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    Quote Originally Posted by searcher 45 View Post
    Wife and I both carry lock blade folders, and you are right the knife is much more likely to be used on a daily bases than the CC pistol.

    The knife is much more a tool than the CC and is very effective and quiet to work with.

    In a tight spot and up close and personal, smell his stinking breath, a blade that one is well trained with and willing to use is very very effective.
    As strange as it may sound, San Antonio, Texas, has an ordinance that makes it illegal to have a lock blade knife (without regard to size or length of the blade). I suppose that those San Antonioans love to live dangerously when using small lock blade knives.

    Texas State law prohibits a knife on which the blade opens by a button on the handle (defined as a switch blade knife). There is a recent Texas case where the highest Texas criminal court held that a knife which opened by the extension on the blade was an illegal knife. However, I suspect that the defendant did a sorry job in presenting the case so that the court could really understand what kind of knife it was.
    Live every day so that you can, with a clear conscience, look all men in their eyes and tell them to go to hell.

  10. #10
    Member Array Buckles's Avatar
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    Quote Originally Posted by cwblanco View Post
    As strange as it may sound, San Antonio, Texas, has an ordinance that makes it illegal to have a lock blade knife (without regard to size or length of the blade). I suppose that those San Antonioans love to live dangerously when using small lock blade knives.

    Texas State law prohibits a knife on which the blade opens by a button on the handle (defined as a switch blade knife). There is a recent Texas case where the highest Texas criminal court held that a knife which opened by the extension on the blade was an illegal knife. However, I suspect that the defendant did a sorry job in presenting the case so that the court could really understand what kind of knife it was.
    i actually read not too long ago that Governor Perry signed into law that a/o were legal in Texas. so that case law really doesnt mean anything now .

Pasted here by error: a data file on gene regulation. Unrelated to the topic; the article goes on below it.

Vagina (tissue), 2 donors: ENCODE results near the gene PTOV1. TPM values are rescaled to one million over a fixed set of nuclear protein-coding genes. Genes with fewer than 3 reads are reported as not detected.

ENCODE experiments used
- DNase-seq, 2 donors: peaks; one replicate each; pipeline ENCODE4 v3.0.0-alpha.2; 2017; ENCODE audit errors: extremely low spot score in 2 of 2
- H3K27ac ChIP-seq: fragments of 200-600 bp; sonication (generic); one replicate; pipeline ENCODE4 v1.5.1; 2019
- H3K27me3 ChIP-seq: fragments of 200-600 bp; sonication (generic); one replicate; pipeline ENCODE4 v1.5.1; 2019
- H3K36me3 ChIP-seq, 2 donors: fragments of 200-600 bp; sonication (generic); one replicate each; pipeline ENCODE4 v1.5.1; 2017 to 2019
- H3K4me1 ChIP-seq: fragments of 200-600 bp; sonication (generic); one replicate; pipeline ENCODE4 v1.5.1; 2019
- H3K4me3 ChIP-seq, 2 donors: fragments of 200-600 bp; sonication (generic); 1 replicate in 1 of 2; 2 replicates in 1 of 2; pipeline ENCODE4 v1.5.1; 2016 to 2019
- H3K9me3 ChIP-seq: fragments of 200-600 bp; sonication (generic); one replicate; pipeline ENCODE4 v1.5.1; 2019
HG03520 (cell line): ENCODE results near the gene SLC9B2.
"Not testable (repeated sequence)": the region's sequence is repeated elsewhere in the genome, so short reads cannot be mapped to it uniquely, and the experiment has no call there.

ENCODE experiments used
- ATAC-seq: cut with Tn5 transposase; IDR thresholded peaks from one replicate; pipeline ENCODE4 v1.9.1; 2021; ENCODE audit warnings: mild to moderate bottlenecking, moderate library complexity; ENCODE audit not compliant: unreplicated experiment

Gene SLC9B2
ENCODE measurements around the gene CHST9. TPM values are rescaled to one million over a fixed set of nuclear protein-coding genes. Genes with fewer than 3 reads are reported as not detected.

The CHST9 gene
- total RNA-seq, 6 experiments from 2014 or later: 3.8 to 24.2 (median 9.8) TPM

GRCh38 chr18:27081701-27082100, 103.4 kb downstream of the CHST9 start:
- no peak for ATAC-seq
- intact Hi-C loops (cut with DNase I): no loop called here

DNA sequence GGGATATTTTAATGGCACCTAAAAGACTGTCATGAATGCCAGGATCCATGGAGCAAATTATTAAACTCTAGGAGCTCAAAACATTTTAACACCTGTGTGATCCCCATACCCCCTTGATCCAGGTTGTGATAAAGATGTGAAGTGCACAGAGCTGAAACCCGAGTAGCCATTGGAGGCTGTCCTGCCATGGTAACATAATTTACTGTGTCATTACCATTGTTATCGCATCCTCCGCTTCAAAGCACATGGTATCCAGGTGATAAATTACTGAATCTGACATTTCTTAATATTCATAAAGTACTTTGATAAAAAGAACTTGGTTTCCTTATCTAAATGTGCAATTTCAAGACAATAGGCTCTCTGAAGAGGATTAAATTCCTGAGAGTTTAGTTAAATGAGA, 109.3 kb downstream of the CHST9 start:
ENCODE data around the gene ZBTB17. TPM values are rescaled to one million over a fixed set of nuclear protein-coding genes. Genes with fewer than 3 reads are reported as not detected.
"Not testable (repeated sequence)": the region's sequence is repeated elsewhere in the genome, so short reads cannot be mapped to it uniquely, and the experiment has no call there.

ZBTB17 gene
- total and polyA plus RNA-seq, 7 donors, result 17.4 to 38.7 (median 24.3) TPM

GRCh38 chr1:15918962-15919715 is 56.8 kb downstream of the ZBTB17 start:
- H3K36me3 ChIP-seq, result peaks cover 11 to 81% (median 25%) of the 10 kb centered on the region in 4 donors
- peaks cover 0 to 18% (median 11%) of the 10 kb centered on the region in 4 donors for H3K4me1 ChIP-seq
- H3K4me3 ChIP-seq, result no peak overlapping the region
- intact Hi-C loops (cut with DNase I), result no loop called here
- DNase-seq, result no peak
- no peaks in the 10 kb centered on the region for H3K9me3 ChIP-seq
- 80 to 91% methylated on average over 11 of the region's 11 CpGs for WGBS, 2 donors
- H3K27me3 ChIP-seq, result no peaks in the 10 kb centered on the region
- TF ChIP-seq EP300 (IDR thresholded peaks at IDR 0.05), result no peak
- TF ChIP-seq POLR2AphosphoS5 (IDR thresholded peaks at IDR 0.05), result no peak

11. #11
    Distinguished Member Array mr.stuart's Avatar
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    Strange sign on our post office. It is a regulation Texas 30.06 sign that adds the phrase 'or other dangerous weapons'. And it extends the gun and dangerous weapons clause to your car in the parking lot! I understand this is federal property,but what are other dangerous weapons? Whatever they say? Pocket knife? Hat pin? #2 pencil? Very vague.

  12. #12
    Member Array Buckles's Avatar
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    Quote Originally Posted by mr.stuart View Post
    Strange sign on our post office. It is a regulation Texas 30.06 sign that adds the phrase 'or other dangerous weapons'. And it extends the gun and dangerous weapons clause to your car in the parking lot! I understand this is federal property,but what are other dangerous weapons? Whatever they say? Pocket knife? Hat pin? #2 pencil? Very vague.
    that sign has no authority. if it adds the phrase, it is no longer a legal 30.06 sign.

  13. #13
    Distinguished Member Array mr.stuart's Avatar
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    Quote Originally Posted by Buckles View Post
    that sign has no authority. if it adds the phrase, it is no longer a legal 30.06 sign.
    Maybe so. I thought the federal government could make its own rules. Any lawyers want to comment?

  14. #14
    Distinguished Member Array AutoFan's Avatar
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    No knife restrictions were mentioned during the CCW class here in FL, but I haven't looked first hand at the laws down here. I do remember that AO knives are OK down here, and can be carried if you have a CCW.

    I also have been told that Bowie knives are illegal in Texas. Sounds strange to me, but it has been confirmed by several people.

  15. #15
    Member Array Buckles's Avatar
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    Quote Originally Posted by AutoFan View Post
    No knife restrictions were mentioned during the CCW class here in FL, but I haven't looked first hand at the laws down here. I do remember that AO knives are OK down here, and can be carried if you have a CCW.

    I also have been told that Bowie knives are illegal in Texas. Sounds strange to me, but it has been confirmed by several people.
    they are illegal to carry on your person unless you are on your own property or property under your control etc...